LOB issue 1 - Is the tax imposed on the RIC with respect to the dividend substantially less than the tax generally imposed on corporate income?

As the RIC can distribute at least 90% of its ICTI and therefore either be exempt from federal corporate income tax or only taxable for the part of the ICTI not distributed, the Appeal Board concluded that the tax the company pays is substantially less than tax generally imposed on corporate income. 

LOB issue 2 - Is more than 75% of the capital of the RIC owned directly or indirectly by individual residents of the US?

The RIC argued that it, according to practical or legal restrictions, was not able to document the share of capital owned by individuals tax resident in the US and that the competent authorities must decide whether the ownership requirement is fulfilled or not. If the ownership share is not decided by the competent authorities the LOB clause in article 20 will not apply. 

The Appeal Board stated that in situations where the competent authorities had not decided on the ownership requirement it was up to the RIC to provide documentation for the distribution of ownership stakes, and document that at least 75% of the capital of the RIC were owned directly or indirectly by individual residents of the US. 

The Appeal Board referred to the overview provided by the RIC, and stated that the ownership part owned by corporate persons tax resident in the US which the RIC considered as beneficial owners, is too big for the RIC to fulfil the ownership requirement. 

The Appeal board therefore concluded that the LOB clause in article 20 applied, and the RIC was not eligible for a reduced withholding tax rate. 

Summing up

The decision softens the restrictive practice applied so far by the Norwegian tax authorities and opens up for treaty protection / reduced withholding tax for RICs that can document that at least 75% of its direct or indirect owners are US tax resident individuals.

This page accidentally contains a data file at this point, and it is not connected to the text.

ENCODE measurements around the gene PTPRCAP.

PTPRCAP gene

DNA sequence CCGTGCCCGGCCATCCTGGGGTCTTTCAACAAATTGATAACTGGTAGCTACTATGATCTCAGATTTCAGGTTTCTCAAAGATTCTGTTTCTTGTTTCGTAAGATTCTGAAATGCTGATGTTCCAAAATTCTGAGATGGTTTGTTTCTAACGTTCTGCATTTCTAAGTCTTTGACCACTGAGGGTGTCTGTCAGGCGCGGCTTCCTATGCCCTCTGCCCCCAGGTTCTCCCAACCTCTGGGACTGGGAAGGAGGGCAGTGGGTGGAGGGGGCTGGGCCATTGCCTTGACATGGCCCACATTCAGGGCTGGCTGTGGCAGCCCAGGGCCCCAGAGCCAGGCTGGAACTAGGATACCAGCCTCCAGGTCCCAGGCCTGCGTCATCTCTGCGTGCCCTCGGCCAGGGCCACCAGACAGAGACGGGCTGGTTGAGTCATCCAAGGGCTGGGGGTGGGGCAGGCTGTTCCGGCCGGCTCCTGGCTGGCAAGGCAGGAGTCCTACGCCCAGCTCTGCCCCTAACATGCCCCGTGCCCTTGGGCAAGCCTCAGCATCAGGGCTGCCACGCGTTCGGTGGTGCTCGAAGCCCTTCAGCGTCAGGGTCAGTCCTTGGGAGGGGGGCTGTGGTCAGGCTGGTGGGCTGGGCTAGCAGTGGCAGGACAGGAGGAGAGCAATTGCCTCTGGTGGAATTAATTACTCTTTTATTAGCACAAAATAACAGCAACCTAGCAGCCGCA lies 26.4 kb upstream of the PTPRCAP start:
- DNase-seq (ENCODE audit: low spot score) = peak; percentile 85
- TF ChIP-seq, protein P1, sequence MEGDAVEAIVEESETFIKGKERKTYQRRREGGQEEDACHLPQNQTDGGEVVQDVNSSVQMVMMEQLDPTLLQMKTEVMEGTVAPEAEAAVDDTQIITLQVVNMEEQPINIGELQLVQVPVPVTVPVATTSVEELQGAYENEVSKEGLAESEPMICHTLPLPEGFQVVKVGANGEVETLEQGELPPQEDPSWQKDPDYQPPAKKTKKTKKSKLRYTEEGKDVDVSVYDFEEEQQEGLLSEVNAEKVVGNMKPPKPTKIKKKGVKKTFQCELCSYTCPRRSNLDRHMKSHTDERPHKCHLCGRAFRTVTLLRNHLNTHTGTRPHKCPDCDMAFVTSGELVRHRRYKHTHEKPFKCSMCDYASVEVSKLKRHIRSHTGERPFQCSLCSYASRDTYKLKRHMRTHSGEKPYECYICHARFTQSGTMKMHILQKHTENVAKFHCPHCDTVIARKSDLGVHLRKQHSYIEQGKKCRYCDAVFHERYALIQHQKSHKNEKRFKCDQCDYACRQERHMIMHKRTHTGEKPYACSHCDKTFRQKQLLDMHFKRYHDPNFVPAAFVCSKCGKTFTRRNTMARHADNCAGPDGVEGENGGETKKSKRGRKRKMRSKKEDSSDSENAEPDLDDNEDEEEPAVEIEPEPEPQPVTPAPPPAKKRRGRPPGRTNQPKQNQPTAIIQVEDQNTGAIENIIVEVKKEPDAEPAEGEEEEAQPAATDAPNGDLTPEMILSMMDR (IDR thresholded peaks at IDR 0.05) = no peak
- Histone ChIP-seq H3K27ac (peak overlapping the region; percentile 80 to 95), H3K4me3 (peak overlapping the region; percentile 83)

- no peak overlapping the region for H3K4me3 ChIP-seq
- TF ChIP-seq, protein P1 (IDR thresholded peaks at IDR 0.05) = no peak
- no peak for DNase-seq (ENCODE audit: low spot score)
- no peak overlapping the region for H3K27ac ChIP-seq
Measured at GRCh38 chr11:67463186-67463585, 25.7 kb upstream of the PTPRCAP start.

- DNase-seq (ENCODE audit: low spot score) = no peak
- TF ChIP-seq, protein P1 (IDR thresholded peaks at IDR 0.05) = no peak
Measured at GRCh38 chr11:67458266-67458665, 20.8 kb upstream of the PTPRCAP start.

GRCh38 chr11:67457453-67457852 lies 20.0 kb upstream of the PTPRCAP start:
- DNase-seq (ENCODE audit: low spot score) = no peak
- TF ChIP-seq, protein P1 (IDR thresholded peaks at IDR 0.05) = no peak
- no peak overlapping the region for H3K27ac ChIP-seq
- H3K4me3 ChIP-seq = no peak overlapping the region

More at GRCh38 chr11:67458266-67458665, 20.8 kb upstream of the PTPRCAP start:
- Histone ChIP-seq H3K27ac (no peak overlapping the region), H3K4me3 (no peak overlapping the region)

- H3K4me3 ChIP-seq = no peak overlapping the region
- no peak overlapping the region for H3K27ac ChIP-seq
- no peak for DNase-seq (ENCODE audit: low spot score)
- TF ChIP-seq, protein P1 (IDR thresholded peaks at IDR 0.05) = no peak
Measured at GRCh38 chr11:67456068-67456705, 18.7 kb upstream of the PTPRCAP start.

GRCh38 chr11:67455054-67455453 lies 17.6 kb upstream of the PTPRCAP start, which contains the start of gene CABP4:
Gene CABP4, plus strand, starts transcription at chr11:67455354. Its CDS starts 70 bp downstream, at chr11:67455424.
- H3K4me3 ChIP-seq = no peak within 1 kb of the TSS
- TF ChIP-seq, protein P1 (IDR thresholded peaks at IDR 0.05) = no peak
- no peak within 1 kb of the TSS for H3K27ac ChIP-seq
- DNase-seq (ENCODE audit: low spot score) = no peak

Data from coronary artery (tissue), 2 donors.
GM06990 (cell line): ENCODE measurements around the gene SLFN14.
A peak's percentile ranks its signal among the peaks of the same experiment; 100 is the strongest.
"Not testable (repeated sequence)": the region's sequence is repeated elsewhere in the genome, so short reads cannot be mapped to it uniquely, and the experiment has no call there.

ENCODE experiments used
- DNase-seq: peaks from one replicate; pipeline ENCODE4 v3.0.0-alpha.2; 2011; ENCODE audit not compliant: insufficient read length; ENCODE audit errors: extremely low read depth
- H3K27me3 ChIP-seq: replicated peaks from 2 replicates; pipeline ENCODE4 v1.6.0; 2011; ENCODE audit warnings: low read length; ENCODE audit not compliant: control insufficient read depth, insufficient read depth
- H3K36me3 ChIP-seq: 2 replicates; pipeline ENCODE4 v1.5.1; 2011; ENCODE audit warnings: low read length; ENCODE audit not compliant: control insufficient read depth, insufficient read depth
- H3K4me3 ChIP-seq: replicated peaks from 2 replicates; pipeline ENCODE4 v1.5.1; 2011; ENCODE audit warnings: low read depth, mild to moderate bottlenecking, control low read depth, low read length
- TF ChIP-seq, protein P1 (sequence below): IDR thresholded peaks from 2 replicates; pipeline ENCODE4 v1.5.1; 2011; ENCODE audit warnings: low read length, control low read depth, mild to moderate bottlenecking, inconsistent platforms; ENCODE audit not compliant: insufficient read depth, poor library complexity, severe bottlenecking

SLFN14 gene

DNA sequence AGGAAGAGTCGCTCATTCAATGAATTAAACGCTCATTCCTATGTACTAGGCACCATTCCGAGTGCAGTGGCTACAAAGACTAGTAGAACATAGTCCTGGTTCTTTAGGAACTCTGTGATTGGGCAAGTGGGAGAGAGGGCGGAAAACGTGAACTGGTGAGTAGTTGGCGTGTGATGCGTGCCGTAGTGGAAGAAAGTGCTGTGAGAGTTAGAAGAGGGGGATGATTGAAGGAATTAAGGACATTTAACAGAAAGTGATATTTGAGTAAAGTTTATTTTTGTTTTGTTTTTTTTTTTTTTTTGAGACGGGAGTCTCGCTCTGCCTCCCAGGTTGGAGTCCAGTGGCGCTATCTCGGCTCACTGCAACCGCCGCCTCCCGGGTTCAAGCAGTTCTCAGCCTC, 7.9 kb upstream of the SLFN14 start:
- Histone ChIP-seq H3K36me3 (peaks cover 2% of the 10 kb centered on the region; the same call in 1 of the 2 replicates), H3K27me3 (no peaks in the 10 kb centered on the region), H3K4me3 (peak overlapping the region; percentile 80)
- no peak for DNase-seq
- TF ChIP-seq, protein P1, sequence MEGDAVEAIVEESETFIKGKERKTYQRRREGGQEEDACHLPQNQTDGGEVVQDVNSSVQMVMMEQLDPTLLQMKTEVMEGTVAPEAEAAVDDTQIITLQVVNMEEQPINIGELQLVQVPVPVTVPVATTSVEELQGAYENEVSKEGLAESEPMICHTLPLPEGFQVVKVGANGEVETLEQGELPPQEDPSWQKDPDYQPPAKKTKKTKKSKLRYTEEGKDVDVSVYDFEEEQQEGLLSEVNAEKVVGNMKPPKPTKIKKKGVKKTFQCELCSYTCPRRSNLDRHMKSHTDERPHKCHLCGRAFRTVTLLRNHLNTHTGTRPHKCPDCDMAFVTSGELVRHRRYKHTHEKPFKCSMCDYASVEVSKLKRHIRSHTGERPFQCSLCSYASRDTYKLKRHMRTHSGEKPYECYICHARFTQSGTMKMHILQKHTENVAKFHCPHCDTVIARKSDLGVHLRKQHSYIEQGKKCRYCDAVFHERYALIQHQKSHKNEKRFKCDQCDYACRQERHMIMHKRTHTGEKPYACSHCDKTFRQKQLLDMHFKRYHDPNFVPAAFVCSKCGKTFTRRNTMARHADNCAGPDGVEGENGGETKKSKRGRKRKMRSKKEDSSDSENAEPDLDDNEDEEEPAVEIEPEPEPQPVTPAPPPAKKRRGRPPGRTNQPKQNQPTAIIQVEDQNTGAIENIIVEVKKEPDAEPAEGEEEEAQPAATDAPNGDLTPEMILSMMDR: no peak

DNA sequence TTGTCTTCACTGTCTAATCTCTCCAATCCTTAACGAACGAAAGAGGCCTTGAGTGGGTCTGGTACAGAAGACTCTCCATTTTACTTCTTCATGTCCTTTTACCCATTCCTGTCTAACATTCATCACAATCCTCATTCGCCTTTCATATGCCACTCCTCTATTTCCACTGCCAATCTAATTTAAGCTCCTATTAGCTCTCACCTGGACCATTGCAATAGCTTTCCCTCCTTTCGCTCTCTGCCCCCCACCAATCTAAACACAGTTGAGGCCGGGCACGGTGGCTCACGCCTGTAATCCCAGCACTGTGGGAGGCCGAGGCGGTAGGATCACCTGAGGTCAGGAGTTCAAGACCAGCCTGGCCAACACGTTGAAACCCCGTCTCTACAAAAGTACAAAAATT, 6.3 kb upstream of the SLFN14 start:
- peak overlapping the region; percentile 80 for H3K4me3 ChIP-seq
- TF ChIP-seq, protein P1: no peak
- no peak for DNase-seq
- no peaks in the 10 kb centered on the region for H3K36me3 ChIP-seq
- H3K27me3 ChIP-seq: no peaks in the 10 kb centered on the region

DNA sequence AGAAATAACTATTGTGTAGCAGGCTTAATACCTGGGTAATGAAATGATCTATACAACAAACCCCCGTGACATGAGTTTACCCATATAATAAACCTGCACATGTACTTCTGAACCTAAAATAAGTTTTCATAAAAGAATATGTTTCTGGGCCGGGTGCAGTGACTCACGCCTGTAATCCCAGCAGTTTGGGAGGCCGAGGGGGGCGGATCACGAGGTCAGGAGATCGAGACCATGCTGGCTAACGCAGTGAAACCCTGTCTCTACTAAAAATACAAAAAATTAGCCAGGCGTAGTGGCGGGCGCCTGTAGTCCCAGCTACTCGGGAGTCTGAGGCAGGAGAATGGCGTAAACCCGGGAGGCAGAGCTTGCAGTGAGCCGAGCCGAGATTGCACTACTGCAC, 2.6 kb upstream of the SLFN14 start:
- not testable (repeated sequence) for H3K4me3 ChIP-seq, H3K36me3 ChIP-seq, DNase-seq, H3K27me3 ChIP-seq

Camilla Fingarsen

Camilla Fingarsen

My name is Camilla Fingarsen and I work as a lawyer at PwC Tax and Legal Services. I have worked with tax since 2011, and I assist clients with general tax advice on Norwegian and international corporate tax law, including national and cross border restructurings.

Please feel free to contact me if you have any questions, comments or input.

Lars Hallvard Walby

Lars Hallvard Walby

Jeg heter Lars Walby og jobber som advokat i Advokatfirmaet PwC.

Jeg jobber med bedriftsbeskatning nasjonalt og internasjonalt, og har jobbet med skatt siden 1999.

I hovedsak bistår jeg norske og internasjonale industrielle aktører med løpende skatterådgivning, i forbindelse med reorganiseringer, grenseoverskridende transaksjoner og etableringer, samt oppkjøps- og salgsstrukturering, herunder tax due diligence. Jeg har spesialkompetanse på særskatteregimet for vannkraftprodusenter og generasjonsskifter i aksjeselskaper.

Det er mye som skjer på skatteområdet for tiden, ikke minst internasjonalt. Vi jobber hardt for å holde oss oppdatert og deler gjerne erfaringene. Ta gjerne kontakt dersom du har spørsmål, kommentarer eller innspill til innleggene.

My name is Lars Walby and I work as a lawyer in PwC law firm.

My main areas of expertise is national and international corporate taxation and reorganisations.

There is a lot going on at the tax area especially within the field of international taxation. We work hard to keep updated and we would like to share some of our experiences with you. Please feel free to contact me if you have any questions,comments or input to some of the articles.